Bird Database

Ruby-throated Hummingbird

(Archilochus colubris)

State of the Birds
At a Glance







Predation, Collisions

Conservation Actions

Maintain a bird friendly yard

Ruby-throated Hummingbird

(Archilochus colubris)

For such a small bird, Ruby-throated Hummingbirds have a lot of attitude, and are known to chase all manner of birds much larger than they are – including raptors. But most of their ire is directed toward other hummers – or perhaps the occasional pollinating butterfly or bee – and late summer is the perfect time to observe these little aerialists in all their pugnacious glory. Young have usually fledged by late July, resulting in a noticeable increase in numbers at feeders and gardens. When more than one hummingbird has located a good nectar source there’s likely to be a turf war of some kind, as more dominant individuals repeatedly chase others away from “their” feeder. You might think there’s plenty of nectar to go around, but hummingbirds didn’t evolve in a world where flowers had a seemingly-infinite supply like feeders do. As a result, they’re doing what they’d do in “natural” conditions and defend a reliable source of food like their lives depend on it.​

Which may very well be the case. Hummingbirds have extremely high metabolic rates and need to feed almost constantly to fuel their active flying lifestyles. If a human scaled their diet to that of a hummingbird they’d need to consume over 150,000 calories a day – that’s roughly 600 average energy bars. A day. Don’t try this at home. At night, when they can’t forage, hummingbirds often go into torpor: lowering their body temperature so less heat is lost to the cooler evening air. Hummingbird physiology can be even more impressive during migration, when these tiny birds (they weigh the same as a penny) build up fat reserves – sometimes almost doubling their weight – to fuel sustained flight. This is enough for them to fly over the Gulf of Mexico, although most probably take the long route around to reach their Central American wintering areas. ​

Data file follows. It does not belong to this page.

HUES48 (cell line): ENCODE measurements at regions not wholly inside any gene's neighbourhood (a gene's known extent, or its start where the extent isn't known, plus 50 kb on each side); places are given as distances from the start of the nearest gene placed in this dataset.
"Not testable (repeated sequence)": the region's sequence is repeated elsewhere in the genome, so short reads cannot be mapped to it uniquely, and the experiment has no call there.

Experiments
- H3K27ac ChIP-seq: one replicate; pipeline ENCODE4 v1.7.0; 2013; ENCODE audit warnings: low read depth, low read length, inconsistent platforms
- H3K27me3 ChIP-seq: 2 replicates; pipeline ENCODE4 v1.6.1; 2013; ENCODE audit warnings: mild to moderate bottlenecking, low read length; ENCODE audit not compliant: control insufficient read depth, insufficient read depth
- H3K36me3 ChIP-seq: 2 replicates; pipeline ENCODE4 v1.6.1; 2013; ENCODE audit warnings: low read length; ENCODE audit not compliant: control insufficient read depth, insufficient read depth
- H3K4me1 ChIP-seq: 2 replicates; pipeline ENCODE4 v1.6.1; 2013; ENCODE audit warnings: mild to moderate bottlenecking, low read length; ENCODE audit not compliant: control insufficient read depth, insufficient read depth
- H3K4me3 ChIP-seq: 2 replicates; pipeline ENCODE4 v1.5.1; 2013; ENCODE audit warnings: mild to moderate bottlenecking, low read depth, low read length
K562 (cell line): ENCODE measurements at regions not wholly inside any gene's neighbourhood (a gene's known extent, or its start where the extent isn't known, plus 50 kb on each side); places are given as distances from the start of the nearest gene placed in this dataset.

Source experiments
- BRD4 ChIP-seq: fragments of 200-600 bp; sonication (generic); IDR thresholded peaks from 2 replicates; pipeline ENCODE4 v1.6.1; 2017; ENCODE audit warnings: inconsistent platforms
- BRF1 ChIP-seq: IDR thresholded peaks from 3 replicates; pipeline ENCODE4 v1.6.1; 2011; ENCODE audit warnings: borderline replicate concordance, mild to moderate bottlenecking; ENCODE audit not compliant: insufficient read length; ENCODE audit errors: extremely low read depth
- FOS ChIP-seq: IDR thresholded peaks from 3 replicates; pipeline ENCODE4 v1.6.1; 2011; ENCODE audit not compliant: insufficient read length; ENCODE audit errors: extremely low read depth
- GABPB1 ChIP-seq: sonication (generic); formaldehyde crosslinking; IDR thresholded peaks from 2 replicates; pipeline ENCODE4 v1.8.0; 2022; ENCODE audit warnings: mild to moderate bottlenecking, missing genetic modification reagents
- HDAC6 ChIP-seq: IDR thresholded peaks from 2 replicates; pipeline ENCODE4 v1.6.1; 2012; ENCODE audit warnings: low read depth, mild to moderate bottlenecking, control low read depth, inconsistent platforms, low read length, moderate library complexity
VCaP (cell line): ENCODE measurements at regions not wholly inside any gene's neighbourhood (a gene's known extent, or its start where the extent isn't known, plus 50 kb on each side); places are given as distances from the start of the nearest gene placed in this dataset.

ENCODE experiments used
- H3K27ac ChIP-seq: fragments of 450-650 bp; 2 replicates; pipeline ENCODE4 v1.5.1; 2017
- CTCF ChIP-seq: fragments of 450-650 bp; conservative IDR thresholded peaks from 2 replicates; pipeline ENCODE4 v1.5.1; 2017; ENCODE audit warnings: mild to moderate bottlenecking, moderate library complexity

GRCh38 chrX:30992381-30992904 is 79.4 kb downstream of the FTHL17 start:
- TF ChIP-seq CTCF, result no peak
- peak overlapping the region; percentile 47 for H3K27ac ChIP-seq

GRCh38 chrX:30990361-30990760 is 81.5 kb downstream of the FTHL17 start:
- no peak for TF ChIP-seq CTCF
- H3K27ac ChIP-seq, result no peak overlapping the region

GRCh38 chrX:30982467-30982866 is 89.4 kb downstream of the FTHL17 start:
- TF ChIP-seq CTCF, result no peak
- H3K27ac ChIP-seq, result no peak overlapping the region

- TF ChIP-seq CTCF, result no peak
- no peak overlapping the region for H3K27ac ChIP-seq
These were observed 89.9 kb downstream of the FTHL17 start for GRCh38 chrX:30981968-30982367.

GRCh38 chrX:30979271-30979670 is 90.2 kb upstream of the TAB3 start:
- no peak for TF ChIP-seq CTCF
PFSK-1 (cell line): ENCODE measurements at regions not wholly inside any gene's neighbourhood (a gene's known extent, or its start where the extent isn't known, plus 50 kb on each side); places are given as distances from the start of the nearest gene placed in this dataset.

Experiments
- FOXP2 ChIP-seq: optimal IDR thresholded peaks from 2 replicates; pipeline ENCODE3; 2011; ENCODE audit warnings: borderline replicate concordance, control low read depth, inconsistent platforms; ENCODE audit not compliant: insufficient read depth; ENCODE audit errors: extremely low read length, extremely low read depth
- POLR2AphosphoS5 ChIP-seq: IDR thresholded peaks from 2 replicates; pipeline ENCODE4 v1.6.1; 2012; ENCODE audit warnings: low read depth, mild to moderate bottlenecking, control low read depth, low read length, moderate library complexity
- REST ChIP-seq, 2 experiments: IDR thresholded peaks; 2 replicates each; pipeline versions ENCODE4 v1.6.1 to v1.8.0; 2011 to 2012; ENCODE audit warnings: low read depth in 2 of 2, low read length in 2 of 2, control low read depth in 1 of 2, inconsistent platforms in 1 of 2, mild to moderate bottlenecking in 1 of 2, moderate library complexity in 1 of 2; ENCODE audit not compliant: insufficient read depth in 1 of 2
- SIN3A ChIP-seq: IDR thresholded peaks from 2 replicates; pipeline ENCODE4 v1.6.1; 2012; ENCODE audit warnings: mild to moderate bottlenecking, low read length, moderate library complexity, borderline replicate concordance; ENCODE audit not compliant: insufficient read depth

Contrary to popular belief, keeping feeders out does not prevent hummingbirds from leaving in the fall. Our birds ​are mostly gone by the end of September (with males leaving before females and immatures), and unless there’s ​something wrong with them they’re not going to stick around. 

Seasonal Abundance

Relative abundance based on eBird data. Numbers indicate likelihood of finding this species in suitable habitat at a given time of year, not actual numbers encountered.

Ruby-throated Hummingbird
Range Map

Information for the species profiles on this website was compiled from a combination of the sources listed below.

  • The Birds of New Hampshire. By Allan R. Keith and Robert B. Fox. 2013. Memoirs of the Nuttall Ornithological club No. 19.

  • Atlas of the Breeding Birds of New Hampshire. Carol R. Foss, ed. 1994. Arcadia Publishing Company and Audubon Society of New Hampshire

  • Birds of the World. Various authors and dates. Cornell Laboratory of Ornithology.

  • Data from the Breeding Bird Survey

  • Data from the Christmas Bird Count